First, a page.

Friday, 12 April 2019

Mary Quant at the V&A

This retrospective is a chance to see the swinging 60s in action – how hemlines rose, young women stopped dressing like their mothers and grandmothers, and fashion became fun. The guiding spirit in this high street revolution was Mary Quant, an ex-student of Goldsmiths College who, with her future husband, Alexander Plunket Greene, turned King's Road, Chelsea, into a mecca for trendsetters. 
Mary Quant with Vidal Sassoon, photograph by Ronald Dumont, 1964 Ronald Dumont Getty Images.
It started with her boutique, Bazaar, which opened in 1955 in tandem with Plunket Greene's restaurant. Mary had her finger on the pulse. She stocked quirky, easy to wear clothes, and when she couldn’t find enough, started making them herself at night in her bedsit, adapting commercial dress patterns. Demand grew; she took on more staff and Bazaar became a destination for professional women seeking modern, streamlined fashion.
Mary Quant selecting fabric, 1967 (C) Rolls PressPopperfoto Getty Images
By the 1960s the fashionable elite were flocking to King’s Road, always in search of something new. Mary has been quoted as saying her now iconic mini-skirts were their doing. “I was making simple, youthful clothes in which you could move ... and we would make them the length the customer wanted. I wore them very short and the customers would say 'shorter, shorter'.” Not everyone approved, but the mini was here to stay.
Mary also turned women’s trousers, then banned from many offices and formal settings such as restaurants, into mainstream garments that were smart and practical. The exhibition, which stretches over two floors and covers the years between 1955 and 1975, includes a number of treasured outfits and accessories that surfaced when the curators appealed on social media for women to share their Quant moments. They stories they gleaned of teenagers going to Bazaar with their mothers for a ‘grown up’ party dress, or of young women choosing a Quant dress for an important job interview, are recorded as well and reflect how important she was to a whole generation.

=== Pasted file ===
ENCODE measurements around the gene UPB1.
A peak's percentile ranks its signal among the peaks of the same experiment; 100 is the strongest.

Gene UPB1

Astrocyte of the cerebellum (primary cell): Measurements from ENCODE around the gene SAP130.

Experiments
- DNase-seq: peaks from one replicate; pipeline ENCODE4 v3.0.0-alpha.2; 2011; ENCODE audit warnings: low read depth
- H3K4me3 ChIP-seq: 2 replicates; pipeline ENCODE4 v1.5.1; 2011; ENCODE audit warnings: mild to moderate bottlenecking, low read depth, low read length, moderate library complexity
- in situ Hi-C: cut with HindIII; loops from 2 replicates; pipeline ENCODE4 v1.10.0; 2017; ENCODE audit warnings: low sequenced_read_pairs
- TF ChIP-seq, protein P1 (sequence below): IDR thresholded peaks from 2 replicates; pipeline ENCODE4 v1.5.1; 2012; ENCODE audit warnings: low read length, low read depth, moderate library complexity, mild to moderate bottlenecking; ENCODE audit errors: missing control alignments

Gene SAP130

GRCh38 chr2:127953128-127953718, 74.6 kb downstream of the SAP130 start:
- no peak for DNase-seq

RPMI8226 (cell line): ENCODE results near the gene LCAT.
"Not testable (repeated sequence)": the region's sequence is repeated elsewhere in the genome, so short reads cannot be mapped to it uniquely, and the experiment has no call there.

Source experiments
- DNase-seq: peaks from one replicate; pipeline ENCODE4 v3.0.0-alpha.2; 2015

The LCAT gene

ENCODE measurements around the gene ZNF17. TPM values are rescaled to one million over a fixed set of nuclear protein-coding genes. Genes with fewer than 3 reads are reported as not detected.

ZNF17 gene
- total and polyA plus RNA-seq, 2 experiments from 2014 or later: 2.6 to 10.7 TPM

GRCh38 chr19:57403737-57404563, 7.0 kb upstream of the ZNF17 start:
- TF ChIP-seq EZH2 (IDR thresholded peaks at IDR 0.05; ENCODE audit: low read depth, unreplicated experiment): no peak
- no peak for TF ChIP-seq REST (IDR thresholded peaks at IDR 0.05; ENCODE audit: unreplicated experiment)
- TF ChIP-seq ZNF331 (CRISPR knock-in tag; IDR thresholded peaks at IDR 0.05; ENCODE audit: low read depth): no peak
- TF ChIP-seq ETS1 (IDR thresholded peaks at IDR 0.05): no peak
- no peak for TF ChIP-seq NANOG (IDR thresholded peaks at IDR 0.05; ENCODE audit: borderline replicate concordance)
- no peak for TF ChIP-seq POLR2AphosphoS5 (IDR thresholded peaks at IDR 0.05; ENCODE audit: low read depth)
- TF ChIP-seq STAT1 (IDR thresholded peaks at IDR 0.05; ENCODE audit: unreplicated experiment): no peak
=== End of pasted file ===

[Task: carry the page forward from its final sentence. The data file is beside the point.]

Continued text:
In 1966, Mary went to Buckingham Palace to receive an OBE for her contribution to the fashion industry. On display is the cream dress she wore (above), the light colour cleverly chosen to show up in media photographs. She used the opportunity to wear Quant from top to toe – a walking advertisement for her brand.
Mary continually played with the jersey dress format, designing multiple options. With her matching berets, brightly coloured tights and shoes, customers could recreate the complete look she had made her own.
Always on the lookout for new ways to grow her business, she took her designs to America and soon they were available through chain stores and mail order companies. “I wanted to provide fashion for everyone,” she says in her autobiography – and she did.
If you couldn’t afford a dress, there were tights, accessories, and a wide range of innovative makeup, all carrying the distinctive daisy logo. Even home sewers and knitters could join her fashion revolution; one exhibition section has a dress made by a fan for her 21st birthday from one of Mary’s Butterick patterns (below). Alongside it are some of the knitting patterns – skinny-rib jumpers and colourful socks were especially popular.
“Mary Quant transformed the fashion system, overturning the dominance of luxury couture from Paris,” says Jenny Lister, the show’s co-curator. “She dressed the liberated woman, freed from rules and regulations ... This long-overdue exhibition shows how Mary Quant’s brand connected with her customers, how she made designer fashion affordable for the working woman, and how her youthful revolutionary clothes, inspired by London’s creative scene, made British street style the global influence it remains today.” Mary Quant was made a Dame in 2015; this exhibition is a tribute to her genius.
Mary Quant and models at the Quant Afoot footwear collection launch, 1967 © PA Prints 2008
Mary Quant, sponsored by King’s Road, is at the V&A until 16 February 2020. Tickets £12

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